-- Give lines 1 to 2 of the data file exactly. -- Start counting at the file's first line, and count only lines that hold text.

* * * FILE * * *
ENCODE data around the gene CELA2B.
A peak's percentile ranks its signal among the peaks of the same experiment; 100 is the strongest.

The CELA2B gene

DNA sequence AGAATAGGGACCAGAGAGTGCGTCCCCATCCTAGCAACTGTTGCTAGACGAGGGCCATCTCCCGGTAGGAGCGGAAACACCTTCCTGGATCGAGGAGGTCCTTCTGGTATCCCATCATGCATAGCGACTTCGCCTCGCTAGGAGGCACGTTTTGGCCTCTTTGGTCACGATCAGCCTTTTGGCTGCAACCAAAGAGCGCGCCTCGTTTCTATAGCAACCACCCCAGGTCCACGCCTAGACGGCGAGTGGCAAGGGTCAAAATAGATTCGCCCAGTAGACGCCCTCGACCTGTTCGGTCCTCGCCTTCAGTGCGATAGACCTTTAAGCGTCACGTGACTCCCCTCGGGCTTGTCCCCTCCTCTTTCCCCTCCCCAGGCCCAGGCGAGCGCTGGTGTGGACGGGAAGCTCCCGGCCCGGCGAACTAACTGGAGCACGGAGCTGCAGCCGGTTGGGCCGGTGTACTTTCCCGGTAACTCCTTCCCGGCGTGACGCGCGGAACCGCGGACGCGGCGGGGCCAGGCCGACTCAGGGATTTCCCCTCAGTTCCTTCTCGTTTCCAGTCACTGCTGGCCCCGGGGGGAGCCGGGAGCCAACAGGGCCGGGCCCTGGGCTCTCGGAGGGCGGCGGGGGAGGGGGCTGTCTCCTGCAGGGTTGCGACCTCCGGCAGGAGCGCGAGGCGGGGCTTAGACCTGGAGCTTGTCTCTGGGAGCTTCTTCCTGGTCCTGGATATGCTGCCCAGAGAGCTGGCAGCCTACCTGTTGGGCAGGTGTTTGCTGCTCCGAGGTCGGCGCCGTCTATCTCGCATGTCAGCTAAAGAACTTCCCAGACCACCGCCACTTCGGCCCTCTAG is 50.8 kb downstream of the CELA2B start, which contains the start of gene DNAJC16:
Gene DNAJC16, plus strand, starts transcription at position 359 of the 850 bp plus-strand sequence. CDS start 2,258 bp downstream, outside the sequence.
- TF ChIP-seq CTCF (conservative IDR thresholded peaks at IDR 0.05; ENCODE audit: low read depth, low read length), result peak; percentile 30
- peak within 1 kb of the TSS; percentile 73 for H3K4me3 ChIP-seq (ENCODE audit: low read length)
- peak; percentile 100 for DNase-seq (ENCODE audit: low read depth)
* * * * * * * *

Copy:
ENCODE data around the gene CELA2B.
A peak's percentile ranks its signal among the peaks of the same experiment; 100 is the strongest.